How to Think Like a Bug in Food

By: Shamira Mostafa on November 25th, 2014

Print/Save as PDF

How to Think Like a Bug in Food

As they say on one of my favorite shows, Criminal Minds, "To catch a criminal, you have to think like one." The same applies to bacteria. In our earlier blog post, 'How to think like a bug', we shared some insight to help design your environmental sampling practices.  With our focus on finished product,  we will explore how bacteria interact with food matrices.

The bacteria that cause food-borne illnesses are microscopic, invisible to the naked eye. Often, there are no cheesemeatvisual changes or odors to indicate contamination.  Also many pathogens have a lengthly incubation period so, people may not get sick immediately after eating the contaminated food. This is because initially the ‘bugs’ found in food are damaged and starved for nutrients, slowing down their metabolism. However, once ingested, they find more favorable conditions for growth, their metabolic machinery starts working aggressively and they start multiplying exponentially. 

But each bacteria is a little different. The generation lengths (the time that it takes one bacterium to accumulate enough material to split) vary greatly between different genus and species of bacteria but regardless, the population growth curve is exponential. The bacteria rob the body of nutrients and produce poison-like toxins. These toxins are responsible for the primary symptoms associated with food-borne illnesses.

Most organisms that cause food-borne illnesses need the right conditions to grow and spread. The acronym FATTOM presents a simple yet easy way to remember the kinds of environments that bacteria like.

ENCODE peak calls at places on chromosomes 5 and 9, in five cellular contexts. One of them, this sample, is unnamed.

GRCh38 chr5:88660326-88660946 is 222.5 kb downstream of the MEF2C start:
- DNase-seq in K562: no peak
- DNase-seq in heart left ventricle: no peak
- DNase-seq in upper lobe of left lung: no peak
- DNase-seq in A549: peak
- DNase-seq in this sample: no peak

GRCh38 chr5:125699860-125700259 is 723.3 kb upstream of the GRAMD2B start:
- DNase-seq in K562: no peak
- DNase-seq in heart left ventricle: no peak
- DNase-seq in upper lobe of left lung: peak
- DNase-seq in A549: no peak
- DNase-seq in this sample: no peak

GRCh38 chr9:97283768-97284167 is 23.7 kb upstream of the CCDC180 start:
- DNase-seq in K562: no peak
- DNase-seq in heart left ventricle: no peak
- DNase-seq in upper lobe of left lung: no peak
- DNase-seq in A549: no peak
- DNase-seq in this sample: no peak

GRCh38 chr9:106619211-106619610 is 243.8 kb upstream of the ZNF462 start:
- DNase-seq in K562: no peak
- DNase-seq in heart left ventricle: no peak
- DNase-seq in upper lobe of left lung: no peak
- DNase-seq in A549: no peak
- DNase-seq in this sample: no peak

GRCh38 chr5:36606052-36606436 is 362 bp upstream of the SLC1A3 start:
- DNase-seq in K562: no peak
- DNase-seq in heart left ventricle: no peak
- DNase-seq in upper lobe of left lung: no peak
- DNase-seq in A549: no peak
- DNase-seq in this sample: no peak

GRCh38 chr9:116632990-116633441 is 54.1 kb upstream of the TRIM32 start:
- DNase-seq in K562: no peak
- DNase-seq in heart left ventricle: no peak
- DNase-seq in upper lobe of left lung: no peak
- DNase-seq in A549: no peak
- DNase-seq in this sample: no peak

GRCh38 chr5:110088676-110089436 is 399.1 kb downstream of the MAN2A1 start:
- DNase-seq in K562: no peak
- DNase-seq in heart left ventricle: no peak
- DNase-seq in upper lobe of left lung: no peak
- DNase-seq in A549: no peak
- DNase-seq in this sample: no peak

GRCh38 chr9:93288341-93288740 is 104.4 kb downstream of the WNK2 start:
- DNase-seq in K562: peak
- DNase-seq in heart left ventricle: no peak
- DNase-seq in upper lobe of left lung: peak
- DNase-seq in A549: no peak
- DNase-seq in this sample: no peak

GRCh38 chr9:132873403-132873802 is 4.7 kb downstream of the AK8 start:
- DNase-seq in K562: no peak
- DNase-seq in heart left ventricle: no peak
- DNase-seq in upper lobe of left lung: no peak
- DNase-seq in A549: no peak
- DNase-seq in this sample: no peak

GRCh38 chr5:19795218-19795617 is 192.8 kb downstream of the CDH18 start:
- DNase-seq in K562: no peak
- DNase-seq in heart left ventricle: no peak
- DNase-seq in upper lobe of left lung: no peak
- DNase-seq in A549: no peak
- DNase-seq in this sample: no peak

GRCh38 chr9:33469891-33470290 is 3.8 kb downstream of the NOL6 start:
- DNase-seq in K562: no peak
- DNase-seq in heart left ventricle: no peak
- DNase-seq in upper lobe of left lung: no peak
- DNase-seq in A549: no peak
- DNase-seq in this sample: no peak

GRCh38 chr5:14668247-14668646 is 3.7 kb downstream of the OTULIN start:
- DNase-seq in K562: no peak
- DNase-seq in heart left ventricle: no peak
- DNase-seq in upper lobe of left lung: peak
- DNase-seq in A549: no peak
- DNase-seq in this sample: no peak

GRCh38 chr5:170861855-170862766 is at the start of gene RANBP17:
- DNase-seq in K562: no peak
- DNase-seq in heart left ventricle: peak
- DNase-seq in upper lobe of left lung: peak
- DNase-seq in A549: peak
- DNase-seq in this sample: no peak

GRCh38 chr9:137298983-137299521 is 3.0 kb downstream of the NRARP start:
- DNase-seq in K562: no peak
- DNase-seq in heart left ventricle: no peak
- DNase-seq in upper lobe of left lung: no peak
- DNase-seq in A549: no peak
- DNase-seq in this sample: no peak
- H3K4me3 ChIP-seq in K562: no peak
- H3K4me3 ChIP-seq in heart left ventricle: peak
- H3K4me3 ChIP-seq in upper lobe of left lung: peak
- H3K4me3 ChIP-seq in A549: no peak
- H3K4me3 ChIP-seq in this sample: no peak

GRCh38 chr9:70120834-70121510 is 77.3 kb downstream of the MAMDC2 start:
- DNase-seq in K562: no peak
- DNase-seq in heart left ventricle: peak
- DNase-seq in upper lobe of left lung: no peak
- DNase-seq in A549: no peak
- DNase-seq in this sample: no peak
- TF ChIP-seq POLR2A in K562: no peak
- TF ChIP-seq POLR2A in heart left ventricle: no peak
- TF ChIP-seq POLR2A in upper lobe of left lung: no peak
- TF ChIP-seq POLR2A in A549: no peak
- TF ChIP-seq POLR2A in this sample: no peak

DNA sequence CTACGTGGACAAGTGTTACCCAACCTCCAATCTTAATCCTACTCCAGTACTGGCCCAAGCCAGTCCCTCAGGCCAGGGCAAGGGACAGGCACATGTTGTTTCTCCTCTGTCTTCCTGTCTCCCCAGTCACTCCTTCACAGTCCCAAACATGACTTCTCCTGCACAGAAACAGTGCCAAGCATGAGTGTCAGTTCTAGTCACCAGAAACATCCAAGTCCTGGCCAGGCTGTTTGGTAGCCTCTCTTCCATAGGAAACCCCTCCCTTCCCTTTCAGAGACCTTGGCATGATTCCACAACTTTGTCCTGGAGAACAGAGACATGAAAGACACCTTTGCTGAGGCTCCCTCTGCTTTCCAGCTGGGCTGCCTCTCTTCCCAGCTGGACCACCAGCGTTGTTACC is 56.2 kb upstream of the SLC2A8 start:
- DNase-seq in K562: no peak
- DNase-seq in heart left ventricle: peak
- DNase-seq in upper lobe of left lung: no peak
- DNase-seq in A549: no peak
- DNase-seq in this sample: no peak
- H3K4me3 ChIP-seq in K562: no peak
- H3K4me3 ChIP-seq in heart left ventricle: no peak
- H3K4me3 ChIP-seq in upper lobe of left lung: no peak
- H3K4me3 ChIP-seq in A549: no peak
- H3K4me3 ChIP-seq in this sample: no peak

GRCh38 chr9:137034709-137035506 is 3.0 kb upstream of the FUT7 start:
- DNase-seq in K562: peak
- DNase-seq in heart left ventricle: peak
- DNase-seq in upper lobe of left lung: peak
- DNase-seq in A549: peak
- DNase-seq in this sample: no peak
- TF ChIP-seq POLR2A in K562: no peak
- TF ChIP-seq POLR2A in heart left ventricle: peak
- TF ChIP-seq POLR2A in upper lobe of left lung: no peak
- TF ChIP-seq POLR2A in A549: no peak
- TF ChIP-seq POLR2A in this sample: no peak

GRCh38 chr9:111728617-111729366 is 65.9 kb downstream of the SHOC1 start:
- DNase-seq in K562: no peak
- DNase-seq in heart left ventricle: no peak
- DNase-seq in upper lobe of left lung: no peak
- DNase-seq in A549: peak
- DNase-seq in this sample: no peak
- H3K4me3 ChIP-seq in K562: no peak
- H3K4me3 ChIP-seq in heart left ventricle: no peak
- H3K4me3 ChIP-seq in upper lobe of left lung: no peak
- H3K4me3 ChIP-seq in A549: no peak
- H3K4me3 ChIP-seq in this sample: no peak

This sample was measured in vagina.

FATTOMFood: Just like humans, bacteria need food to grow. They especially thrive on foods with a lot of protein (meat, milk, eggs, fish). That’s why these kinds of foods are more likely than some others to carry food-borne illnesses.

Acidity: Bacteria don’t like acidity. Most don’t do well in strongly acidic environments. So, the level of acid content in food or environment can create favorable or unfavorable condition for bacteria to grow and survive.

Time: Bacteria like to settle in, make themselves at home.  The more time they spend the more comfortable they become. Under favorable conditions, bacteria grow and multiply extremely quickly.

Temperature: Bacteria like warm environments, around room temperature. They don’t like extreme cold or extreme heat. However, Listeria is an exception. It can survive cold or even freezing temperatures.

Oxygen: Most bacteria need oxygen to grow.

Moisture: Bacteria love moist environments. Soft cheeses and meat are very moist and provide hospitable environments for bacteria.

Environmental testing is a critical component in ensuring that bacteria does not find its way into finished product. Finished product testing is an important confirmation step.  Generating results quickly enable reaction time for your environmental program and reduce the logistics burden in your finished product testing. Our pilot program was critical to the development of DETECT/L.

Over the next year, we will be adding more matrices and more pathogens in our quest to make food safer.